Monday, August 6, 2012

Continuing on with It's An Old New England Custom-To Have Pie for Breakfast

The anti-pie crusade was helped by the increasing tempo of American life. The curious notion that the more we rushed about the more civilized we were was beginning to take root. When we began to measure our progress by the rate of speed at which we could move and began to think that because we could get around ten or a dozen times faster than our grandfathers we were that much better than they were, pie as a morning dish was doomed. For nobody had time to eat a decent breakfast.
The female figure, too, may have had something to do with it, or rather men's ideas concerning the female figure.

When pie was in vogue, the buxom figure was admired. Matrons were expected to look matronly. Women could afford to let themselves go in the matter of food, helping themselves to pie at any meal they wished without giving it a second thought. But with he gradual change in ideas of feminine beauty, women were obliged to consider the consequences of heavy eating. They began to cut down on food to reduce their figures, and breakfast, the first meal of the day, was the first to suffer. It was whittled down until it became nothing but an empty mockery of a meal.

Pie, however, continued to linger for some time on may New England breakfast tables. Journeying toward the White Mountains one summer at the close of the last century{1800s}, Charles Dudley Warner fancied that he could draw a diet line passing through Bellows Falls and bending a little south on either side, which would mark, northward, the region of perpetual pie. But he came to the conclusion that pie was perhaps a matter of altitude rather than latitude, as he found that all the hill and country towns were full of women who would have felt ready to sink in mortification through their scoured kitchen floors if visitors caught them without a pie in the house.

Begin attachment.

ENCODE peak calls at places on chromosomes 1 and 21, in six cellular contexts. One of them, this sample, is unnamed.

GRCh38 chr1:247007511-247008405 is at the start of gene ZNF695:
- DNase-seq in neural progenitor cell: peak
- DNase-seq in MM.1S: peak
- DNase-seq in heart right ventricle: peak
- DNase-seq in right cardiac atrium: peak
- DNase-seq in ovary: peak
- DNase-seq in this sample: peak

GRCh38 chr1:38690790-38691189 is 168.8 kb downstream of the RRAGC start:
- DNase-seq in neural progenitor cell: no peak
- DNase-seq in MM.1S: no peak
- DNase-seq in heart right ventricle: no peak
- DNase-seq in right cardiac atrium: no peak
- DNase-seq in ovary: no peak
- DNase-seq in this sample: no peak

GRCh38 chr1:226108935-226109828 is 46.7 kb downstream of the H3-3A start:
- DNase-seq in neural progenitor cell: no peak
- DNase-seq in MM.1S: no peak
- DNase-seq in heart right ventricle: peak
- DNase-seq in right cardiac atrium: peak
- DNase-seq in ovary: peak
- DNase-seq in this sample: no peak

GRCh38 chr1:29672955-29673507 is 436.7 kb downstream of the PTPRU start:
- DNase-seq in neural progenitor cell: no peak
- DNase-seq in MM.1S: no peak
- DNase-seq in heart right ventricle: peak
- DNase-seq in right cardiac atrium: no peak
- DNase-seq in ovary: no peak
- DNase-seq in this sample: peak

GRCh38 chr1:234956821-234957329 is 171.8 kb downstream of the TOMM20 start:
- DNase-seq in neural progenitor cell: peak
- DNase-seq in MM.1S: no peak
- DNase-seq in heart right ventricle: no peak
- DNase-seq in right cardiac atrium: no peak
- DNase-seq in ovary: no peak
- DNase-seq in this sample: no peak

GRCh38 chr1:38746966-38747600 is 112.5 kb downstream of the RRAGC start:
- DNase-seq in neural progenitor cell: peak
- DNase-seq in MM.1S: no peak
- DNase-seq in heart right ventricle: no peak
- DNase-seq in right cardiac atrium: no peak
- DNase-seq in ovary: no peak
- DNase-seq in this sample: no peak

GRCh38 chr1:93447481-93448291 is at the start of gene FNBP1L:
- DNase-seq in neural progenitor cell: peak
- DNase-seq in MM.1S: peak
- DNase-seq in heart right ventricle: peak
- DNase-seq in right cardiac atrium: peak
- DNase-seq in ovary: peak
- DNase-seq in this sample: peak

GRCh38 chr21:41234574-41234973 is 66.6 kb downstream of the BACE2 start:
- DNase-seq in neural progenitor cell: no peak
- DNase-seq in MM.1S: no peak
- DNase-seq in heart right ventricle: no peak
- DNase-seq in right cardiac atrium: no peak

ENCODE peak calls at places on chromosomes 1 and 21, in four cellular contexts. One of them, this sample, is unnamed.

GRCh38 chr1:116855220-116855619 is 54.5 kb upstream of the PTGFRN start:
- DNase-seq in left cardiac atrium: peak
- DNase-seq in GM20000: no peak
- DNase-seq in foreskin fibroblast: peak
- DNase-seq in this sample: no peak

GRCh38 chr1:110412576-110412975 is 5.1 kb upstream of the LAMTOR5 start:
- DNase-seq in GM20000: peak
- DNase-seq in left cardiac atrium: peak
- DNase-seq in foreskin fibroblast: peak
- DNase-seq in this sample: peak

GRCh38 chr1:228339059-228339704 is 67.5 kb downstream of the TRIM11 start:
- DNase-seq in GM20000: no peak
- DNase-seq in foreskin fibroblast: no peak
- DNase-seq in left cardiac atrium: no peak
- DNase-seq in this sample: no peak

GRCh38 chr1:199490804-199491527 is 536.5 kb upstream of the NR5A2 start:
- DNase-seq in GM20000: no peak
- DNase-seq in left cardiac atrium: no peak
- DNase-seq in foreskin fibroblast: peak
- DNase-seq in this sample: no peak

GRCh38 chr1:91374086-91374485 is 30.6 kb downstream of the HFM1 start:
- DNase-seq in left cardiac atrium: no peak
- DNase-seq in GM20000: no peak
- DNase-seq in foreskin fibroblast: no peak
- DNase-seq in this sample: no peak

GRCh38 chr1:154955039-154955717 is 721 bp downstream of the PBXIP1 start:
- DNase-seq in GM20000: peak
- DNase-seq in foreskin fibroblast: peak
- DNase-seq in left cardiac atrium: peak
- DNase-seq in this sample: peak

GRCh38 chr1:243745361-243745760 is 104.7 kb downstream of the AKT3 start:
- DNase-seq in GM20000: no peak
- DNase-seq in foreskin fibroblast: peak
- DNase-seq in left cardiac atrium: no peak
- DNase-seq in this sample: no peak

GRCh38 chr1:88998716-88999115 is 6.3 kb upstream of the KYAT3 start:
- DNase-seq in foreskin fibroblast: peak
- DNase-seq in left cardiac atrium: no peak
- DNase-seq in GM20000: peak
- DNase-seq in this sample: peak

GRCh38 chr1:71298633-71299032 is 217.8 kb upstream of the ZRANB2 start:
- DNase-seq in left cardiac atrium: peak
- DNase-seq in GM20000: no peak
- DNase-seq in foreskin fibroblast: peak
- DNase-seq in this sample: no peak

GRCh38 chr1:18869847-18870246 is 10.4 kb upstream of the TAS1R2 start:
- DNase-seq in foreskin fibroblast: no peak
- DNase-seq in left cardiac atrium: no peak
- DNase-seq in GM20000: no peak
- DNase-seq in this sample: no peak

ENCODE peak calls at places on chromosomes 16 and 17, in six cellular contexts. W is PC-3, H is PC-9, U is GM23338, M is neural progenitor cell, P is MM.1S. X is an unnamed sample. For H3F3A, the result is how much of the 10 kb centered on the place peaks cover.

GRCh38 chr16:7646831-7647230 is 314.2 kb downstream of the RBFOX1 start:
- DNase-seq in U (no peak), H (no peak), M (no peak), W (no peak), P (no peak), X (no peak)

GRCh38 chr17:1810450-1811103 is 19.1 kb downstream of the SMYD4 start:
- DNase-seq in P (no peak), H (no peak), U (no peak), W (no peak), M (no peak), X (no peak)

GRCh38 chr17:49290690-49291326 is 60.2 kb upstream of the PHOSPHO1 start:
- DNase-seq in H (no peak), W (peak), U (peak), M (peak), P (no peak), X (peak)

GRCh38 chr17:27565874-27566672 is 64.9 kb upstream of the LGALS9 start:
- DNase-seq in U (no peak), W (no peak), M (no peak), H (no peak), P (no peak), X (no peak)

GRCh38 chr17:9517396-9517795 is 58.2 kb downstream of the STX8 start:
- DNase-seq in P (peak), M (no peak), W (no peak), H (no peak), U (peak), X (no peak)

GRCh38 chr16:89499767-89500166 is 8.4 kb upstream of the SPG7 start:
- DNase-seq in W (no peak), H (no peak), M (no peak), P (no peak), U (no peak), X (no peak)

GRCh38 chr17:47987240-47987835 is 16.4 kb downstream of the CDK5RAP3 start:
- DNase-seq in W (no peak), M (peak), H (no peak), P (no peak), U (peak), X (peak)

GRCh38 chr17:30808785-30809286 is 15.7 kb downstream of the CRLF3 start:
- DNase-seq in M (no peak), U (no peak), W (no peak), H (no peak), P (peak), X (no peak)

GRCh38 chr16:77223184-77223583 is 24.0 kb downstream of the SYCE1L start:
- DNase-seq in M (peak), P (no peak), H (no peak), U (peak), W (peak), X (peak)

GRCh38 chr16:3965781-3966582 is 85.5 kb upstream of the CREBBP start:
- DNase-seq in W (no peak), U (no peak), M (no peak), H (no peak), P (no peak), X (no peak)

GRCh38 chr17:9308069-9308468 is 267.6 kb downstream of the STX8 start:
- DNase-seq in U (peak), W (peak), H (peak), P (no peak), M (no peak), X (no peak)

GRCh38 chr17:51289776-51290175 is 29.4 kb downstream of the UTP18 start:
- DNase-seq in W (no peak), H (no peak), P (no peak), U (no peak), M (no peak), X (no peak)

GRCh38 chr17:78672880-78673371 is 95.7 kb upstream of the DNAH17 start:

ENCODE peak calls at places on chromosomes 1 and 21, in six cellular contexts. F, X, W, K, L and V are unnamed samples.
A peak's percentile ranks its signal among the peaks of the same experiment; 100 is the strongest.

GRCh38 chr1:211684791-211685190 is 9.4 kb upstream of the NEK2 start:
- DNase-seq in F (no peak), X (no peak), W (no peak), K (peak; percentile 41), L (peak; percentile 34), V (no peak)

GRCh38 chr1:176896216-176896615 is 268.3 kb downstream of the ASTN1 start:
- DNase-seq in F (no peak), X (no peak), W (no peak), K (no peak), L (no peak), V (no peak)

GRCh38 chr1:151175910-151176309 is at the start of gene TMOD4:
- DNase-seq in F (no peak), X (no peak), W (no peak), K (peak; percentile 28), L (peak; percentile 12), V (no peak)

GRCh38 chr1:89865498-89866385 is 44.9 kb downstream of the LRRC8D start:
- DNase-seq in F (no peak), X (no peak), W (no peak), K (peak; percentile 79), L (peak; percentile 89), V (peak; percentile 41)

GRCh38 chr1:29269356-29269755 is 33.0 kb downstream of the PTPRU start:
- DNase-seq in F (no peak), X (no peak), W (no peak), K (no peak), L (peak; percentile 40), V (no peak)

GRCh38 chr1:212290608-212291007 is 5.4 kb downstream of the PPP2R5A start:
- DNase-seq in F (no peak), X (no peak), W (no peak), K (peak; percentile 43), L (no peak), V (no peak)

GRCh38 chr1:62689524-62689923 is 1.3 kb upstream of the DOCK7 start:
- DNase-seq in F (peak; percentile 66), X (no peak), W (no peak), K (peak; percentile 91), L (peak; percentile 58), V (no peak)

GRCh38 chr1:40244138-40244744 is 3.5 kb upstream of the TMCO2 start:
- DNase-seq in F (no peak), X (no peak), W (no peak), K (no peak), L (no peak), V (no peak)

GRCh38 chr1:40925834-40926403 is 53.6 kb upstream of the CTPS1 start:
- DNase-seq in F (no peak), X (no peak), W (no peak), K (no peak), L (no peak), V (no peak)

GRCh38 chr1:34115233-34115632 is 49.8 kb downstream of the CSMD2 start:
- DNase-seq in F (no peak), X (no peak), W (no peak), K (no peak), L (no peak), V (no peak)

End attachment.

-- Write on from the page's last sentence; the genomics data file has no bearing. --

The absence of pie would have been more noticeable, he declared than a scarcity of the Bible.
Since then, of course, pie has almost completely vanished from the breakfast tables of New England. Only occasionally is it to be encountered, and then in the most remote places. In the winter of 1940, I visited Criehaven off the Maine coast. It is a tiny fishing port on one of New England's farthest flung islands. My host, entering the kitchen in the morning, gazed for a moment at what his wife had set out for our breakfast, and then, "God bless my soul," he cried, "no pie!" But he was mistaken, for there was pie, and a memorable breakfast we made of it. there was oatmeal and toast and coffee, lobster stew and custard pie. It was the best stew I ever ate, and the custard pie just melted down my throat.

More recently, at Gouldsborough, Maine, a relative of mine was served black pumpkin pie for breakfast, which he said was delicious. Also on the table was a splendid chocolate cake.
But why, people ask, did New Englander's formerly eat so much for breakfast? The answer is quite simple.

It was because they had great things to do.

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